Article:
I don't see much interest in insert-efficient indexes. These are the ones I've
- LSM-tree (used by Cassandra and SQLite4?)
- Fractal indexes (TokuDB, patented)
While I understand that b*trees are still the best compromise in
insertion/search speed, disk size, concurrency, and more in general in OLTP
workloads, they are useless when it comes to insertion in big data tables (>50M
rows) of random values (not ordered values).
I would like to know if the lack of development in this area (not only in
Postgresql, but in databases in general) is due to:
1) complex implementation
2) poor search performance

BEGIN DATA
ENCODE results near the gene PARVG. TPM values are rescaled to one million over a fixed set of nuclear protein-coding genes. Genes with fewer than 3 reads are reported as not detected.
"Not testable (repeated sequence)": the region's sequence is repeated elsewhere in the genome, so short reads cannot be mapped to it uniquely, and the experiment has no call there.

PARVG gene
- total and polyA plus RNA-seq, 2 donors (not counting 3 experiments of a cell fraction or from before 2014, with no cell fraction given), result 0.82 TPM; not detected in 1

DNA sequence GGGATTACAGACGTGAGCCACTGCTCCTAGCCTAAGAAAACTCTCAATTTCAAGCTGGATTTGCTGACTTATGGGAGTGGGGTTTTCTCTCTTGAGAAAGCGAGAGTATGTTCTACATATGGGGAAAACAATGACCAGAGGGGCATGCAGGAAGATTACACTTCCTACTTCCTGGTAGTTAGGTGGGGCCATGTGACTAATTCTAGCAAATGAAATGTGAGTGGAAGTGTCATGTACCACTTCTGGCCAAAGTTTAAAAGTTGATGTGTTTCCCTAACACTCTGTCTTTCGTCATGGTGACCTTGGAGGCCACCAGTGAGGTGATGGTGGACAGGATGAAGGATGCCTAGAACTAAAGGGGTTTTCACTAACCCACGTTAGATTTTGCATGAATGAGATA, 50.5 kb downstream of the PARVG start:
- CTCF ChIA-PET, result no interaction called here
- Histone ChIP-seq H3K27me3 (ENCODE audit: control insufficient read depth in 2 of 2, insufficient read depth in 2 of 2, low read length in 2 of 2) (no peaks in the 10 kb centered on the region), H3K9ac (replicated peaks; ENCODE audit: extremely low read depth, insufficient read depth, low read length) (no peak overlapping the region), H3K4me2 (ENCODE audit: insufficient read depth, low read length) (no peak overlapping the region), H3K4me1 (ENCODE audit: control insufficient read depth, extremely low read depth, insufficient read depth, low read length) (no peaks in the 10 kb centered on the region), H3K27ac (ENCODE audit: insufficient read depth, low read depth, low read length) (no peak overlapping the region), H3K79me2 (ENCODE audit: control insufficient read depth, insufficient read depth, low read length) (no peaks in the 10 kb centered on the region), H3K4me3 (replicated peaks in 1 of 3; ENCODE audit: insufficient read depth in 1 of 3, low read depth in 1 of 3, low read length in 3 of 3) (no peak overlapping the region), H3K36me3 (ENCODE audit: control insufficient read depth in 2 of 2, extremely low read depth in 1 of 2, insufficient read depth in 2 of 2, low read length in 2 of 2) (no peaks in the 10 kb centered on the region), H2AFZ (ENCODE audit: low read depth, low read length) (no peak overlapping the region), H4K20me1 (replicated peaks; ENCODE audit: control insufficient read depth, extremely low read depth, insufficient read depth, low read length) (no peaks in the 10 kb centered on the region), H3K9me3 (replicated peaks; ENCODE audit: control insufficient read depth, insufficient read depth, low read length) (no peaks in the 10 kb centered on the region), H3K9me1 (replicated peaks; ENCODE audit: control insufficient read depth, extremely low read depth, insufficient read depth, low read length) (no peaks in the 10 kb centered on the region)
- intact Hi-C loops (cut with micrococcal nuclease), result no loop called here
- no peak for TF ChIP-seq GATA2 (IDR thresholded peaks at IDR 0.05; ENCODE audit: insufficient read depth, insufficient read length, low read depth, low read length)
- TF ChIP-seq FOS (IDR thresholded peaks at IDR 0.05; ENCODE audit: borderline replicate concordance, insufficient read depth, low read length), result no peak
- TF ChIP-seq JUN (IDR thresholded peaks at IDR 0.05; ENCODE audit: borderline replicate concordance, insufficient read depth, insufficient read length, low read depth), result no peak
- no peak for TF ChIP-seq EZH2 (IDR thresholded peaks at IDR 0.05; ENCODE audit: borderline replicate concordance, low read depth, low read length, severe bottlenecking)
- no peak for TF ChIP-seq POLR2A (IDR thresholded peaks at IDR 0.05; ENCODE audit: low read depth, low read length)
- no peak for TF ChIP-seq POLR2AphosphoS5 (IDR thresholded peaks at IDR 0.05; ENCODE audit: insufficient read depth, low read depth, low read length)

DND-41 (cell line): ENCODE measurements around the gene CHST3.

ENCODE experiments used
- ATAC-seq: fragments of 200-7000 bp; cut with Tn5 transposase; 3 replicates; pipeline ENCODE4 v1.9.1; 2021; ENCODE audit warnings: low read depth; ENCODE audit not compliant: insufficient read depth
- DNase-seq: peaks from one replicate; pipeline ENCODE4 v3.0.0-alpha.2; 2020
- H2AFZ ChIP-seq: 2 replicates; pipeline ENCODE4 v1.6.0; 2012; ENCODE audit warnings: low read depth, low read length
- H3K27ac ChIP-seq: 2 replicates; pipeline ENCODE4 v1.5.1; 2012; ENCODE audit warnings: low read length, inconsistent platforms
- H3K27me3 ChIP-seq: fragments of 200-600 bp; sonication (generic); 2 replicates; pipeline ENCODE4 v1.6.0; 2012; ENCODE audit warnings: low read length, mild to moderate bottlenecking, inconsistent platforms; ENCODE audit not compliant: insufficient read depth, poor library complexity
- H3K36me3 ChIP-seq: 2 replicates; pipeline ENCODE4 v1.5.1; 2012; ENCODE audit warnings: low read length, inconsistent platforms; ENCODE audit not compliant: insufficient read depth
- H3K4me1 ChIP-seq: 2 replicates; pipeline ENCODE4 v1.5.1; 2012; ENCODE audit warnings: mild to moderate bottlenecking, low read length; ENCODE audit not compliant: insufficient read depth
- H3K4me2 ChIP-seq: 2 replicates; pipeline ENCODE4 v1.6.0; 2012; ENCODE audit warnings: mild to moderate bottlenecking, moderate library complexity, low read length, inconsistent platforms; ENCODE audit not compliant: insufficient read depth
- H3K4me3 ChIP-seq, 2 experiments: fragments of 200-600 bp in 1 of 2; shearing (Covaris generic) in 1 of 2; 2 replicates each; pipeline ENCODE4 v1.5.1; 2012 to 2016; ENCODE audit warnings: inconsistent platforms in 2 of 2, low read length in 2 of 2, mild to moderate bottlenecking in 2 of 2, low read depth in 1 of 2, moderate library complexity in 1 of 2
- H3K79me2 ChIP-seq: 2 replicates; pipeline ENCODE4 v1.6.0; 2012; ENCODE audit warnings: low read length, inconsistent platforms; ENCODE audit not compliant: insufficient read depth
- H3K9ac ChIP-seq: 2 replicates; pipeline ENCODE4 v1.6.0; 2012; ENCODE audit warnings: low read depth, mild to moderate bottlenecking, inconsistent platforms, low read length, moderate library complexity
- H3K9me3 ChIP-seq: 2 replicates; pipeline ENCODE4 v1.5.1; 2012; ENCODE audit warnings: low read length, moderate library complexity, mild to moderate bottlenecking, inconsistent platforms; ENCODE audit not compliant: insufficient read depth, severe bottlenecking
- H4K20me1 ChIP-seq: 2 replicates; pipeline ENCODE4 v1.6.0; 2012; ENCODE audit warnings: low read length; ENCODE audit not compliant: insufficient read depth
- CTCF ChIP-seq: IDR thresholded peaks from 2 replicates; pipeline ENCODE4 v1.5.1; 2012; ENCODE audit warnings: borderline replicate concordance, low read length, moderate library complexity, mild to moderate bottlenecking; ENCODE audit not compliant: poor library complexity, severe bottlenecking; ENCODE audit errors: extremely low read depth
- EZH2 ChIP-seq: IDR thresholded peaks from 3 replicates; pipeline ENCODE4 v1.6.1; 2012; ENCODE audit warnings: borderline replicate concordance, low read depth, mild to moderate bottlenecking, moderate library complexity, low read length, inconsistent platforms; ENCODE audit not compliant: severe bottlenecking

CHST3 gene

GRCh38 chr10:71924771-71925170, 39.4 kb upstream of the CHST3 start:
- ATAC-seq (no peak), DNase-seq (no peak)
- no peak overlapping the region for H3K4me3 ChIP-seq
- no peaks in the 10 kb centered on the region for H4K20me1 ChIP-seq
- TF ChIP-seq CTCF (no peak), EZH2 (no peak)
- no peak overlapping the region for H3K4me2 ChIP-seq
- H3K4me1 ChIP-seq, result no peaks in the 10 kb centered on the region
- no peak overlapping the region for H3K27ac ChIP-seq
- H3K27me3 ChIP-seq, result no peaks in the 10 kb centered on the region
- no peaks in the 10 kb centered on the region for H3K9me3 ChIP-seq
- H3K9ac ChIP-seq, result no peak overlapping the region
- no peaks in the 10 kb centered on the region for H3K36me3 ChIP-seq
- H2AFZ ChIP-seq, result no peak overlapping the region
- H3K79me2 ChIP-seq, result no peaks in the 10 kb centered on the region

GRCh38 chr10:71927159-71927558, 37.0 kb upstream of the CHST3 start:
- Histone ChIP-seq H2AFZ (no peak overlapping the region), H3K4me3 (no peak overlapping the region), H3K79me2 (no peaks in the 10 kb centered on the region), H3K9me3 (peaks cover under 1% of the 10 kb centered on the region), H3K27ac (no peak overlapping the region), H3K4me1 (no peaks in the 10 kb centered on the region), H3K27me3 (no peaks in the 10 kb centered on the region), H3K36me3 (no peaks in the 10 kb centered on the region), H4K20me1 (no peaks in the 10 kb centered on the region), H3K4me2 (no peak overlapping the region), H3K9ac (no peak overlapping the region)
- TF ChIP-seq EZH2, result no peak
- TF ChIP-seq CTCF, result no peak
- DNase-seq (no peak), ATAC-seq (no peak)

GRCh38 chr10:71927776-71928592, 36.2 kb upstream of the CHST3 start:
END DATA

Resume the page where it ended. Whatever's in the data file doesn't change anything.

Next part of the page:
3) poor concurrency performance
4) not interesting for most users
5) something else???
I thought this was going to change due to the fast-insertion speeds needs of
"Social Applications", but only TokuDB seems to be the only "successful" player
in the area (I don't know how much of it is due to good marketing). Most other
DB technology claims faster insertion speed (MongoDB and the like...) but in
the end they rely on the old b*tree + sharding instead of using different
indexing mechanisms (with the exception of Cassandra).
Thank you in advance
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